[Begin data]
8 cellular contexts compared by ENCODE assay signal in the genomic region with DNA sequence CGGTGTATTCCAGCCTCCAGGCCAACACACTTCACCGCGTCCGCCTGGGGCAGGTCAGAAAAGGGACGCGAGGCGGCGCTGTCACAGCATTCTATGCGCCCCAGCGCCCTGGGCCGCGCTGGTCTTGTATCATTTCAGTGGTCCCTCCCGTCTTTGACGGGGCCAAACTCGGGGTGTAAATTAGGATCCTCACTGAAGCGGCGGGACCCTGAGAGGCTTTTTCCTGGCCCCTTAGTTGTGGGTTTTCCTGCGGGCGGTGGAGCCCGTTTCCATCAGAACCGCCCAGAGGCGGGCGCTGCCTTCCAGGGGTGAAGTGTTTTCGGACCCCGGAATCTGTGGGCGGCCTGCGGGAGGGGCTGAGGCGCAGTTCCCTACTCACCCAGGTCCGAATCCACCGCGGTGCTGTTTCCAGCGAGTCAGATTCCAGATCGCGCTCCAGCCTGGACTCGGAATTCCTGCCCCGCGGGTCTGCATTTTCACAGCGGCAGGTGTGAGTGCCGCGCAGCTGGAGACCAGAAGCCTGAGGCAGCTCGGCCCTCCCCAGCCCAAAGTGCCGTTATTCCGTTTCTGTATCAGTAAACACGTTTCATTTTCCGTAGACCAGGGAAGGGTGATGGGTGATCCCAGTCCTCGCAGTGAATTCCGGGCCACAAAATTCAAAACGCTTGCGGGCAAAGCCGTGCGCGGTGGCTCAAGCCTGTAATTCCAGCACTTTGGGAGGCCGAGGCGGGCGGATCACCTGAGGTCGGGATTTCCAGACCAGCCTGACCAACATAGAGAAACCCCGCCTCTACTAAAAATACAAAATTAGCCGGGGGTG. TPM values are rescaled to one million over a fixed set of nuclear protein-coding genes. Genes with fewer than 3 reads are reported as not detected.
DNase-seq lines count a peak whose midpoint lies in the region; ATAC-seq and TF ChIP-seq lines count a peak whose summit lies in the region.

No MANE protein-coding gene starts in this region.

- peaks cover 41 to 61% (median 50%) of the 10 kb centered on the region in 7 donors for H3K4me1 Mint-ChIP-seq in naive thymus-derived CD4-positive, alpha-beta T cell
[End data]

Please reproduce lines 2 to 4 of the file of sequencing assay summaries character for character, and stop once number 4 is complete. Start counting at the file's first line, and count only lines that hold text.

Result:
DNase-seq lines count a peak whose midpoint lies in the region; ATAC-seq and TF ChIP-seq lines count a peak whose summit lies in the region.

No MANE protein-coding gene starts in this region.

- peaks cover 41 to 61% (median 50%) of the 10 kb centered on the region in 7 donors for H3K4me1 Mint-ChIP-seq in naive thymus-derived CD4-positive, alpha-beta T cell